Elon Musk, Tesla’s chief executive, really does have his Twitter stash secure at the moment, as per documents he filed with the Securities and Exchange Commission (SEC) on Thursday. Musk stated that he's received commitment letters promising to pay an amount of about $46.5 billion from Morgan Stanley.
The details are fascinating. About $13 billion of that commitment is a fairly normal leveraged buyout (LBO) arrangement, with the funds being loaned to Twitter in the event that Musk purchases the company. About $7 billion is in the form of high-risk bank loans and $6 billion in the form of high-yield bonds. If it's a bit odd that you could purchase a business by borrowing the company funds, keep in mind that when you purchase an apartment with a mortgage, the collateral of the bank is the exact property you're purchasing.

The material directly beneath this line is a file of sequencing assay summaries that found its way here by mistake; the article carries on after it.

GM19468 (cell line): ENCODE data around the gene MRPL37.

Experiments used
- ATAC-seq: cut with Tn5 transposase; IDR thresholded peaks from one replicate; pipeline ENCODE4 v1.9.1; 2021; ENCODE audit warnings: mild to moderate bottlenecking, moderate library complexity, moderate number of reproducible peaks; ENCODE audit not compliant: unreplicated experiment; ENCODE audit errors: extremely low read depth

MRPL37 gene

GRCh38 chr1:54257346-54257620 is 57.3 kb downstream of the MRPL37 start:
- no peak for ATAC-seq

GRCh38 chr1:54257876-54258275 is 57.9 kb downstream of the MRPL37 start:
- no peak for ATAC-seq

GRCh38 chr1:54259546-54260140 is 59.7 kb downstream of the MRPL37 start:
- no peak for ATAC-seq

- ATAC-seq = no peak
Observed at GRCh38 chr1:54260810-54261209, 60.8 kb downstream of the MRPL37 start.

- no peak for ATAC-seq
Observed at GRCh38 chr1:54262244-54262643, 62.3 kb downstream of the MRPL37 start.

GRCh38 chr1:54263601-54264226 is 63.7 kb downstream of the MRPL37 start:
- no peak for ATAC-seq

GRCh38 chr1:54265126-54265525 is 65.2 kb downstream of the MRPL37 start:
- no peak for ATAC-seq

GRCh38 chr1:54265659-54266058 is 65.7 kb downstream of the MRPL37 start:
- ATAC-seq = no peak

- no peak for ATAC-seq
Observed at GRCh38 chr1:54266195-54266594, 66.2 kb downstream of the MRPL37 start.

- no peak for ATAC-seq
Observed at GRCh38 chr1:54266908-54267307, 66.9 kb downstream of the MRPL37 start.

Banks are open to the possibility of lending him $12.5 billion in his name secured by $62.5 billion of Tesla Inc. stock. It's not the usual LBO arrangement. If Blackstone goes private with a company, nobody expects Steve Schwarzman to give up his shares of Blackstone.
Musk has also pledged to contribute an additional $21 billion. An equity contribution from the sponsor is typical for LBOs; however, this is an atypically high amount.
One lesson to take away is that banks aren't willing to take on risks in this area. They may be skeptical of the fact that Twitter is worth the price Musk has made available to pay. It's not a surprise. Prior to Musk's involvement, Twitter had been trading with lesser valuations. Musk himself has said his primary interest isn't in Twitter as a business opportunity. This could be an alert to Twitter's investors about the probability–or, more precisely, the likelihood–of another bidder offering an even higher price.